Up front: I’m in favor of the agency model. I think it’s much wiser to vary pricing to take advantage of the demand curve on new releases. To charge more when people are willing to pay more and decrease price to increase volume after that “Must buy new Author X now” market has been tapped.

Also, you probably already know all this. But, you know. And no one’s going to read this anyway.

What I keep reading as a big frustration among ebook buyers, however, is they’ve been promised the agency system in the past and still see ebook prices that never dropped from their initial high prices, sometimes years after the fact. Where an ebook edition sells for $20(!) alongside a $6.99 mass market.

Right now, based on past practices like that, they don’t trust you. You want to make this work, get your prices on places like fictionwise in line with the varied rates you’re promising.

Then–and I think this is what the agency model will do, if you keep on top of it, but this is really super extra-special critical–create a pricing structure that creates a new market rather than one that cannibalizes your existing one or, on the other end of the spectrum, does nothing to encourage readers to buy products in the ebook format. You want a middle ground on ebook prices that offers enough of a discount for people to feel like they’re getting a bargain in regards to the physical version without making the people who buy the dead tree version feel like fools. I’m talking something like this:

Hardback $25-30, ebook $12-15. Trade paperback $12-16, ebook $8-10. Mass market $7-10, ebook $5-6*.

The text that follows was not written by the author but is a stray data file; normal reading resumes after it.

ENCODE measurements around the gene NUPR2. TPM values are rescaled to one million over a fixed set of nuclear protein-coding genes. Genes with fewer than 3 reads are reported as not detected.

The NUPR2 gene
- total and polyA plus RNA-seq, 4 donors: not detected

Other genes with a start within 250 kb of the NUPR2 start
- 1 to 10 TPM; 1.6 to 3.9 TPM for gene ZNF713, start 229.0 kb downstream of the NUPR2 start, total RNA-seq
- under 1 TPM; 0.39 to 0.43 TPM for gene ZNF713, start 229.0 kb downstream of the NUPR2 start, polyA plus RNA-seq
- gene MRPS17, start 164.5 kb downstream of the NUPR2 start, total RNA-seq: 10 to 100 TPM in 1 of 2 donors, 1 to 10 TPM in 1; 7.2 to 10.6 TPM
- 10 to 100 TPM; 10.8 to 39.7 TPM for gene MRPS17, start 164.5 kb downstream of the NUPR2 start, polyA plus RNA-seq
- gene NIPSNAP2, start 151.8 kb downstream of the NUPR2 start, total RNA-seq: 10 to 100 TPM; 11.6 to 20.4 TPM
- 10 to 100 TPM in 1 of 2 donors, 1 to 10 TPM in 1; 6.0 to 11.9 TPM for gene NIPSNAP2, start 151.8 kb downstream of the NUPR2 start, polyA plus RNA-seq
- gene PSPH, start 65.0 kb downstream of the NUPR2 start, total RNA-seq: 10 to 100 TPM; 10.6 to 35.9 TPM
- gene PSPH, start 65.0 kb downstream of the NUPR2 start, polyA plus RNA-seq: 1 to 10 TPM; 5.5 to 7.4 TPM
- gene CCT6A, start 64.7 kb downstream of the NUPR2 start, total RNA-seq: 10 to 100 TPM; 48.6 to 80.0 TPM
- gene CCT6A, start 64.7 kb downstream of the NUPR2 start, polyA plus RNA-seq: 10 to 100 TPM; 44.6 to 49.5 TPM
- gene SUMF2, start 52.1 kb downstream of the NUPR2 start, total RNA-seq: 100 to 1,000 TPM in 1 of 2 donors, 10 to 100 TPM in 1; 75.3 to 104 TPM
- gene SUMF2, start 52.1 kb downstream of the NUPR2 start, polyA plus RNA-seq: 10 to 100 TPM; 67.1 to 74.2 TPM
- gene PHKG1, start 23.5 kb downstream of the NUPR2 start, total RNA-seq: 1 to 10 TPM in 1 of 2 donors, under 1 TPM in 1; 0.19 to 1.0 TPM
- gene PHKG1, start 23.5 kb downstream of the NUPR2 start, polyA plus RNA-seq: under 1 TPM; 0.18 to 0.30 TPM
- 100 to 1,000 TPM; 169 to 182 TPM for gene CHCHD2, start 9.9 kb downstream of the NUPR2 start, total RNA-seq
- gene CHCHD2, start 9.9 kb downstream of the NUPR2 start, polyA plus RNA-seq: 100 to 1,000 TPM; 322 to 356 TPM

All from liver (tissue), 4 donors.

Again, I think you already know this. But I’ve been reading too much about this issue in the last ten days not to blurt something out about it somewhere. The most important thing is the ebook price needs to drop each time a cheaper physical format releases. Otherwise, ebook readers are going to feel cheated, ignored, and lied to. That’s going to hinder the creation of this new market. And that would be a dinger, because the publishing industry is not like the music industry. A big chunk of readers will buy either format–sometimes both formats. Follow through on your promises with the agency model, and the opportunity’s here to expand the publishing market in ways that are exciting instead of terrifying.

*These are ballparks; I’m not running Random House’s accounting ledgers, and the main reason (seems to me) for the agency model is to be able to experiment with prices until you find the ones that maximize your revenue. But you get the picture: a price difference that’s meaningful without being overwhelming.

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I am a Science Fiction and Fantasy author, based in LA. Read More.
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